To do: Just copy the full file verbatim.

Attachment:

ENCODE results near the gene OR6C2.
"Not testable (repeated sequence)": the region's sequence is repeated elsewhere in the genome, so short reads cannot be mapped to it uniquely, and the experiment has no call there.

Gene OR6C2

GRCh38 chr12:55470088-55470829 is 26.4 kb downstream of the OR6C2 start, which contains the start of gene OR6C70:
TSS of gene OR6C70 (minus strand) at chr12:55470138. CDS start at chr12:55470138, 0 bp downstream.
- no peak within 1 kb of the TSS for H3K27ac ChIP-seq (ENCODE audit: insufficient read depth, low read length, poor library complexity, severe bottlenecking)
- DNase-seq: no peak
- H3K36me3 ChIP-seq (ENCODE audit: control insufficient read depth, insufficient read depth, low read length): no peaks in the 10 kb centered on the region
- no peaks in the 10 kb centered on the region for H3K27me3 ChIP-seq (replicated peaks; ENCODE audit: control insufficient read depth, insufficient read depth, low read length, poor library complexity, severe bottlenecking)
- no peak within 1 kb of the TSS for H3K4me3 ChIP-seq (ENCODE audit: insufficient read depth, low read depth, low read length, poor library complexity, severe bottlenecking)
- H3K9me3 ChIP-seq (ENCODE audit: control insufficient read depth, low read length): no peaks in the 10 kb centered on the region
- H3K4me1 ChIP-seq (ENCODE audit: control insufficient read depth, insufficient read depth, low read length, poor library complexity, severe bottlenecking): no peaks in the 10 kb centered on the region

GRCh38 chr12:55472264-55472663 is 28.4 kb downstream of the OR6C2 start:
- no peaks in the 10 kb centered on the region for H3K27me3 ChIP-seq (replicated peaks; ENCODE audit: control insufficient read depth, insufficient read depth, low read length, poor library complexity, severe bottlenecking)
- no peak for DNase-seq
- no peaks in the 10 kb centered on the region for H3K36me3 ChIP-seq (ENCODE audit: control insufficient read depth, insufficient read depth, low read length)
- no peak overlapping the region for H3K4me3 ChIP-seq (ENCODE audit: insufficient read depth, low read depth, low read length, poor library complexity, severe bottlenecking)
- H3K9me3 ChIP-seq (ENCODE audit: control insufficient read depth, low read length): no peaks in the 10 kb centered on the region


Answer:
ENCODE results near the gene OR6C2.
"Not testable (repeated sequence)": the region's sequence is repeated elsewhere in the genome, so short reads cannot be mapped to it uniquely, and the experiment has no call there.

Gene OR6C2

GRCh38 chr12:55470088-55470829 is 26.4 kb downstream of the OR6C2 start, which contains the start of gene OR6C70:
TSS of gene OR6C70 (minus strand) at chr12:55470138. CDS start at chr12:55470138, 0 bp downstream.
- no peak within 1 kb of the TSS for H3K27ac ChIP-seq (ENCODE audit: insufficient read depth, low read length, poor library complexity, severe bottlenecking)
- DNase-seq: no peak
- H3K36me3 ChIP-seq (ENCODE audit: control insufficient read depth, insufficient read depth, low read length): no peaks in the 10 kb centered on the region
- no peaks in the 10 kb centered on the region for H3K27me3 ChIP-seq (replicated peaks; ENCODE audit: control insufficient read depth, insufficient read depth, low read length, poor library complexity, severe bottlenecking)
- no peak within 1 kb of the TSS for H3K4me3 ChIP-seq (ENCODE audit: insufficient read depth, low read depth, low read length, poor library complexity, severe bottlenecking)
- H3K9me3 ChIP-seq (ENCODE audit: control insufficient read depth, low read length): no peaks in the 10 kb centered on the region
- H3K4me1 ChIP-seq (ENCODE audit: control insufficient read depth, insufficient read depth, low read length, poor library complexity, severe bottlenecking): no peaks in the 10 kb centered on the region

GRCh38 chr12:55472264-55472663 is 28.4 kb downstream of the OR6C2 start:
- no peaks in the 10 kb centered on the region for H3K27me3 ChIP-seq (replicated peaks; ENCODE audit: control insufficient read depth, insufficient read depth, low read length, poor library complexity, severe bottlenecking)
- no peak for DNase-seq
- no peaks in the 10 kb centered on the region for H3K36me3 ChIP-seq (ENCODE audit: control insufficient read depth, insufficient read depth, low read length)
- no peak overlapping the region for H3K4me3 ChIP-seq (ENCODE audit: insufficient read depth, low read depth, low read length, poor library complexity, severe bottlenecking)
- H3K9me3 ChIP-seq (ENCODE audit: control insufficient read depth, low read length): no peaks in the 10 kb centered on the region